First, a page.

If I’ve learned anything, it’s that if a deal seems too good to be true, there’s probably a computer glitch involved. Just such a problem in the computer system at United Airlines last Sunday allowed customers to book first class flights to Hong Kong and other places in Asia, connecting through Hong Kong, for a grand total of four frequent flier miles and $33 in taxes.
Usually a business class seat on United to Hong Kong runs around $8,500 or 120,000 frequent flier miles, while first class costs $10,250 or 140,000 miles, just to be it into perspective. The news spread fast in online forums, and soon enough hundreds or maybe thousands of fliers booked tickets, says the Associated Press.
United eventually said it wasn’t going to honor any tickets already sold, and that customers could get a refund without paying a penalty or have the right amount of miles deducted. For those already on their trips, they lucked out and will be allowed to complete their travel.
So what about that Department of Transportation’s consumer protection rule prohibiting airlines from “increasing the price after the consumer completes the purchase”? Several people complained, so the DOT is investigating.
“Our rule on post-purchase price increases applies to frequent flier tickets, particularly when they also entail cash payments,” a DOT spokesman said.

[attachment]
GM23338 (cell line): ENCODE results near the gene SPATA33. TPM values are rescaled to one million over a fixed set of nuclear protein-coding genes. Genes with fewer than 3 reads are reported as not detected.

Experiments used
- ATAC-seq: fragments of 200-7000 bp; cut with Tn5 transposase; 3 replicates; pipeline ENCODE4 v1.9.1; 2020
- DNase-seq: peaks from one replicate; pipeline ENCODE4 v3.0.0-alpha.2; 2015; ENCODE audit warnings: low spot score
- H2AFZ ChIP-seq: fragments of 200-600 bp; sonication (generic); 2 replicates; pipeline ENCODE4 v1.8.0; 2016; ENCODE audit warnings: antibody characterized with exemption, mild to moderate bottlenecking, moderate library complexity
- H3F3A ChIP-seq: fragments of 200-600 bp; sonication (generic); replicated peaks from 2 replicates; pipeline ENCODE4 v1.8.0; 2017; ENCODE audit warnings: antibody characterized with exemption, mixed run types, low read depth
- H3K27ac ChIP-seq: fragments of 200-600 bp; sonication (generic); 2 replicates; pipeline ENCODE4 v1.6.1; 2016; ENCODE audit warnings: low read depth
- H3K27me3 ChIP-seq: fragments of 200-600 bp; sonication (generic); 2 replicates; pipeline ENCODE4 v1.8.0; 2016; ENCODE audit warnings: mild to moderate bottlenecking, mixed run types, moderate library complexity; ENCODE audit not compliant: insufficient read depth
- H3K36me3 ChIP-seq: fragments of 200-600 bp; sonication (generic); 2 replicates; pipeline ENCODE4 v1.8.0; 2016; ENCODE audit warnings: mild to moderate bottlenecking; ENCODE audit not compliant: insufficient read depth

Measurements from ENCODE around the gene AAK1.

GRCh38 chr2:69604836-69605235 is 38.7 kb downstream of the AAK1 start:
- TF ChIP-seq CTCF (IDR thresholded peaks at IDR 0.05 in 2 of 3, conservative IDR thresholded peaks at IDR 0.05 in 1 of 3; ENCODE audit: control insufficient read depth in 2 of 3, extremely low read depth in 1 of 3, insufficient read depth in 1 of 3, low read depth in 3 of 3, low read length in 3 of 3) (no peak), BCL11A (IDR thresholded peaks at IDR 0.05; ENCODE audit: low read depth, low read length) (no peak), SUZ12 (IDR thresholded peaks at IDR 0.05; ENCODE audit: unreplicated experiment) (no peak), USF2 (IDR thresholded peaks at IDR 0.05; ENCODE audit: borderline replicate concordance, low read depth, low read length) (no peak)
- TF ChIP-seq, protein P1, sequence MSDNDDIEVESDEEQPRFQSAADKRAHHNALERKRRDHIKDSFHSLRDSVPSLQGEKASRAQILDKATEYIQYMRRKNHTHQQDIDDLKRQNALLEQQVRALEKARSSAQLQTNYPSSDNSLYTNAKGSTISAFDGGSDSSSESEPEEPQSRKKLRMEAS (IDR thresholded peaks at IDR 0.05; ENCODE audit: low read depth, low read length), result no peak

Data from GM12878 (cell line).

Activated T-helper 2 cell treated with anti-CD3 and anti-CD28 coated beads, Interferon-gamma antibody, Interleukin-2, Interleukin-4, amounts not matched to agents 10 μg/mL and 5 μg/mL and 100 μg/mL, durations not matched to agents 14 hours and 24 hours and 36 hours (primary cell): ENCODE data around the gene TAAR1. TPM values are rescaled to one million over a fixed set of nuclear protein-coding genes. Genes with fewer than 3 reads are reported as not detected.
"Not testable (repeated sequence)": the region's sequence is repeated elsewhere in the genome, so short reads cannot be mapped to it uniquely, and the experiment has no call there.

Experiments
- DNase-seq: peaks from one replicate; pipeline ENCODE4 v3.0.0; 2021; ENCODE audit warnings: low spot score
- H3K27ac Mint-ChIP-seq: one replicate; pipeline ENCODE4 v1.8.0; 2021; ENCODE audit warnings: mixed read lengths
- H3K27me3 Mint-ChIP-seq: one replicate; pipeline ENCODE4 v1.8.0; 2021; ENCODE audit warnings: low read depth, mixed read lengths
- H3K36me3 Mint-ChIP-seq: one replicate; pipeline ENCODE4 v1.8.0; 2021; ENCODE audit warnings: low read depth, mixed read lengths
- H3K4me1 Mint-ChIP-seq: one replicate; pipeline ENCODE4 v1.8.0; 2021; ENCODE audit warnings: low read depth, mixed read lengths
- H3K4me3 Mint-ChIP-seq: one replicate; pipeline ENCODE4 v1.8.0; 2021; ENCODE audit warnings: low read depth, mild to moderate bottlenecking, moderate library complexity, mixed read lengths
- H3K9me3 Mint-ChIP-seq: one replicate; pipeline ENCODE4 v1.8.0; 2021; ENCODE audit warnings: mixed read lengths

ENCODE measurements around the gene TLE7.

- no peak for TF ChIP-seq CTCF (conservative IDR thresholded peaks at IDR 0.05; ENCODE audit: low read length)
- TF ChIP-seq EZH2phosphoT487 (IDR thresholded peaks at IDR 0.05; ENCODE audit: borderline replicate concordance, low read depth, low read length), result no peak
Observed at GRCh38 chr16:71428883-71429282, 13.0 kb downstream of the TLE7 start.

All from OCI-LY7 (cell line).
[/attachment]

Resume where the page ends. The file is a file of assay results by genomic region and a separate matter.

However, the cost advertised was the correct one. Searching for tickets would have brought up the cost of 120,000 miles, but when customers went to book the ticket for that amount, the figure of four miles appeared. If you did happen to have the full 120,000 in your account, it was actually deducted. If you had less, no miles were deducted.
The DOT hasn’t yet reached a conclusion, but the maximum penalty per violation — in this case, each ticket sold by United counts as a separate violation — is $27,500. The government has wide discretion in what amount to actually fine, however.
While customers think the tickets should be honored, since it was United’s mistake, the founder of AirfareWatchdog makes a good point:
“When a waiter adds up the check wrong in my favor, I let him or her know. When a clerk hands me back too much change, I give it back,” he said. “These fliers knew that this was a mistake, and they should treat an airline the same way they treat any other entity.”
The battle over $33 flights to Hong Kong [Associated Press]